I just moved from France where I was teaching at an immersion bilingual preschool and encountered many families with the same issue but in French/English. Typically what we saw work the best was using the one-parent-one-language model where, for example, you speak exclusively English to your children and only respond if they speak English back to you, while your wife does the same but in Spanish. This requires a lot of discipline on the part of the parent, and being OK with your child be frustrated at you if you won't communicate with them how they want.
Given English is the majority language in the U.S., I would recommend that you and your wife continue speaking Spanish together and as a family while at home instead of English. Statistics show that once your child is of school-age (6+) in an English speaking school in an English speaking community that they will favor English over Spanish very quickly and their vocabulary will sky rocket. It will then be essential through the Primary school years to keep Spanish an important part of daily life. Ways to do this are speaking Spanish as a family and with other families or extended family, enrolling your kids in activities where Spanish is the main language (ex: a Spanish football club, etc.), exclusively consuming Spanish media content while at home, having a pet that only "speaks" Spanish. This is so that they find value in the language and are intrinsically motivated to speak it.
Hope that's helpful!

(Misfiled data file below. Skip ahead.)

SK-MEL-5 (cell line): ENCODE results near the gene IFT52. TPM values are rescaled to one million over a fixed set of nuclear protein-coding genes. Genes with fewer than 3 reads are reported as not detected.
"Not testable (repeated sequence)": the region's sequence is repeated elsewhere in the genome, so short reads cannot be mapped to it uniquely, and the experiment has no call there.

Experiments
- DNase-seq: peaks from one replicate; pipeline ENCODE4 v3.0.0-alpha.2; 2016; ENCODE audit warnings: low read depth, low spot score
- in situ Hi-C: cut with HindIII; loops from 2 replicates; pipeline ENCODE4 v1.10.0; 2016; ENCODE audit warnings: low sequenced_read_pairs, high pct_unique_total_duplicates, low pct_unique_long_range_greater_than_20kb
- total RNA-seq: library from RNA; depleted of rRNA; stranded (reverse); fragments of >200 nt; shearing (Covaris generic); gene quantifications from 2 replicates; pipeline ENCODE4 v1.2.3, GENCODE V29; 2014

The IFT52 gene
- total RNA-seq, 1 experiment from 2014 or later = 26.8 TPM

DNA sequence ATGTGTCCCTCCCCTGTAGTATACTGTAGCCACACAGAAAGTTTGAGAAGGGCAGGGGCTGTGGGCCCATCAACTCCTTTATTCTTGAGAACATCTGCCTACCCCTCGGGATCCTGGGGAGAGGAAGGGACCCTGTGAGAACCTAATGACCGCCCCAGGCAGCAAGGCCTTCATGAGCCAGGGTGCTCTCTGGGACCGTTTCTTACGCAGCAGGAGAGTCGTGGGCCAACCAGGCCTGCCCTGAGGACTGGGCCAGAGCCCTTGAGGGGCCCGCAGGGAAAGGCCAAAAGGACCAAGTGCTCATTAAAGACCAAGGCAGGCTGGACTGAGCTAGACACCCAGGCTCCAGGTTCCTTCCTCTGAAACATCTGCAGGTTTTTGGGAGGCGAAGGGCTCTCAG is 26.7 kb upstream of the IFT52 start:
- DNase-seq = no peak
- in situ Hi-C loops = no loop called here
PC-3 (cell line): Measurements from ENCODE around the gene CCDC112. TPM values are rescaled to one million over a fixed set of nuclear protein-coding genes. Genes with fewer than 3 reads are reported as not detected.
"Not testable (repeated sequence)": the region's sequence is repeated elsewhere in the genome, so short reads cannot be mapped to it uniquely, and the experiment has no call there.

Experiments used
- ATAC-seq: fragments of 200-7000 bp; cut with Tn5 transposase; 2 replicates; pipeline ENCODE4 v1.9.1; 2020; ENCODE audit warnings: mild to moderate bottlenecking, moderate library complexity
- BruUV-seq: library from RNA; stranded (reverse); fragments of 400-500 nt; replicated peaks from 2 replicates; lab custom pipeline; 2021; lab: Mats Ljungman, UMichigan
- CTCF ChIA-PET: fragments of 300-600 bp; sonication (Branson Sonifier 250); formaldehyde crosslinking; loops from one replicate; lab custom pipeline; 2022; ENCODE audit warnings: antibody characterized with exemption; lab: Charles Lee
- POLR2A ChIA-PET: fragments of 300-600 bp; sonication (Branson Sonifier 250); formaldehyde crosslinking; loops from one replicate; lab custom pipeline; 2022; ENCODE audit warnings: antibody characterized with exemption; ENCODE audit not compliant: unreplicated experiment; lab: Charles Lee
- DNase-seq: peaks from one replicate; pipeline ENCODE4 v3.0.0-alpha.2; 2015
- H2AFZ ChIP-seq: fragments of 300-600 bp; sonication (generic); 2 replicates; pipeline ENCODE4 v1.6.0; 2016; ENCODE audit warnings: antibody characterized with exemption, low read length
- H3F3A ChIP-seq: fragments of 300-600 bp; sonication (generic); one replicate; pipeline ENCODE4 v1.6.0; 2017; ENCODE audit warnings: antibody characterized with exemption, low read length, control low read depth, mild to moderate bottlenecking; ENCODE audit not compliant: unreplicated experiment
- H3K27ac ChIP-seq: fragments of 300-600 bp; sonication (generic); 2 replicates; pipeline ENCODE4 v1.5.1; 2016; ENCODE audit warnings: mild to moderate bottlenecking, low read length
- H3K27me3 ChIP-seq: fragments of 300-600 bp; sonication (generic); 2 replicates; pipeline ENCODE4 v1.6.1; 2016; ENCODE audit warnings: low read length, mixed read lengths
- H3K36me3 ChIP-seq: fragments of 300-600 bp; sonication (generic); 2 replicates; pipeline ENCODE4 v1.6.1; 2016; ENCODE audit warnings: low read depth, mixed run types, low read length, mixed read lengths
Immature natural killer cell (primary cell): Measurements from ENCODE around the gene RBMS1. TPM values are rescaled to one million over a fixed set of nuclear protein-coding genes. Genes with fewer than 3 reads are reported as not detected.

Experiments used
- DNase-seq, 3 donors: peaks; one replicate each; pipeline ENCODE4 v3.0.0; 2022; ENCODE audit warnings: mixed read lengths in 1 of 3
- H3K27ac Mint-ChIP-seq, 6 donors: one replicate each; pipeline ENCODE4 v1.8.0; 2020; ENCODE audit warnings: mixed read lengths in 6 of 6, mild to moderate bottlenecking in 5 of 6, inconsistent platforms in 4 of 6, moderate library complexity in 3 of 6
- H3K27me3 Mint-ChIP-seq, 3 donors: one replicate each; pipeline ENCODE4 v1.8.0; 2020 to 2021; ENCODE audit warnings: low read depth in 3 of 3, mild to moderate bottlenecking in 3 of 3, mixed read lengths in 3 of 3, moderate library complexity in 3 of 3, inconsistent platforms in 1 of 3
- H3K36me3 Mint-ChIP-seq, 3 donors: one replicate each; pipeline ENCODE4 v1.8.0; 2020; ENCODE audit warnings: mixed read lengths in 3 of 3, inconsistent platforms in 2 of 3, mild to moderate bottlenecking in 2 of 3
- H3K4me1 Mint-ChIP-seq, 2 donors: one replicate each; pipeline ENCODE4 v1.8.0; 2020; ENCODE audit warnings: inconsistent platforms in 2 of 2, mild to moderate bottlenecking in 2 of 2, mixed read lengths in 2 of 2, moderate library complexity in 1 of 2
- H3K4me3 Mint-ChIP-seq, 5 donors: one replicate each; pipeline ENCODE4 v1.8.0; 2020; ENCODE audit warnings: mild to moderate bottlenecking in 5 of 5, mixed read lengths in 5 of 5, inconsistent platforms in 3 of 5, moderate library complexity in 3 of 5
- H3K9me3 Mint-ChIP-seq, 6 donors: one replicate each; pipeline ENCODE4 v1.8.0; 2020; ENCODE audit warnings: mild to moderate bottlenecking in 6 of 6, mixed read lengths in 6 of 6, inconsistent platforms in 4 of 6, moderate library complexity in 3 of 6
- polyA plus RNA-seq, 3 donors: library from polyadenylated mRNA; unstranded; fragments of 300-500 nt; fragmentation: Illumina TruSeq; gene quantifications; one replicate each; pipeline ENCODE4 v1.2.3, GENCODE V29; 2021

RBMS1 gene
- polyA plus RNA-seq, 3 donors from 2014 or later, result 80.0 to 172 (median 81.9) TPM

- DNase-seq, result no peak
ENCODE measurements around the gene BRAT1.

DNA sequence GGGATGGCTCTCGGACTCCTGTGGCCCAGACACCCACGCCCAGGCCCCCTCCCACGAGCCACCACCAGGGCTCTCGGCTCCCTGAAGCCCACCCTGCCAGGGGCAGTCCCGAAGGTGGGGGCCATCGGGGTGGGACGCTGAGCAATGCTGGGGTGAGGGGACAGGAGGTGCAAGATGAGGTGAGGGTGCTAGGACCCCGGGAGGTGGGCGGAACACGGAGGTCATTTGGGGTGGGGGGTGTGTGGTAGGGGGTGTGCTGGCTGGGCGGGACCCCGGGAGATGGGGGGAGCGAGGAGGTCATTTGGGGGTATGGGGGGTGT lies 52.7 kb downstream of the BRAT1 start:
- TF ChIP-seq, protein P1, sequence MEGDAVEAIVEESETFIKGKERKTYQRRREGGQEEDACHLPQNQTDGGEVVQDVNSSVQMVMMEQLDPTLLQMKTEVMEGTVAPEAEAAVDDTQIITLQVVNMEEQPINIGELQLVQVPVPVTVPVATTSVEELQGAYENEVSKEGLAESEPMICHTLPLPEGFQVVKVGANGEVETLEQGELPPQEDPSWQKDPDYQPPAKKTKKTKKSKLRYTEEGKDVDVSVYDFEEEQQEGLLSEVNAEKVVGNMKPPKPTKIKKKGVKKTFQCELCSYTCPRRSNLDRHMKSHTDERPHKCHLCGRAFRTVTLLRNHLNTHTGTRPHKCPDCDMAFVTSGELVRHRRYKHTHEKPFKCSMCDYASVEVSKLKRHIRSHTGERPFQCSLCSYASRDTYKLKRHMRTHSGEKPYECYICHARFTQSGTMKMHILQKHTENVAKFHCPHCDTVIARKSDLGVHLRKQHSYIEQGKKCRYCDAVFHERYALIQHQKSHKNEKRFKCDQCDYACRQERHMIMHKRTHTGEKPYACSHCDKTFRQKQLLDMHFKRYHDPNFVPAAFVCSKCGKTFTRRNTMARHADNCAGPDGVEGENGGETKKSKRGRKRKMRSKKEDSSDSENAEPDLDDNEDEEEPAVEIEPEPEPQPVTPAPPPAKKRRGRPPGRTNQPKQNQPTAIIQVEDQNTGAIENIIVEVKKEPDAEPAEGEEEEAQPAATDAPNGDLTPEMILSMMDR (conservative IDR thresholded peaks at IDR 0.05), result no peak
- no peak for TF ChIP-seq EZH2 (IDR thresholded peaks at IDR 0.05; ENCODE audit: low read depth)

Hi! Native Spanish speaker household here. We have a 3.5yo who quite luckily has picked up Spanish quite well- as it’s the language we speak at home, 100% of the time. Whenever my kid sneaks in words in English we talk about the Spanish equivalent and repeat the sentence.
To speak English, I read mostly kids books in that language. Not simple ones, focusing on narratives with more complex vocabulary (Julia Donaldson for example). What we do with books is the first time I translate them into Spanish and read it like that two times and then read the book in English in the original and focus in translating and also providing meaning for words.
We watch a nature documentary a week (BBC or other good quality), as it’s a slippery slope with screen time in my opinion.
It is a lot of work but well worth it- kid is fully fluent in both languages. My worry is not English as growing up in an English speaking society it will happen by itself, it’s more keeping and maintaining the Spanish language heritage.
Another important consideration we take is to have calls with the grandparents in Spanish to create that personal connection with the language.
best of luck!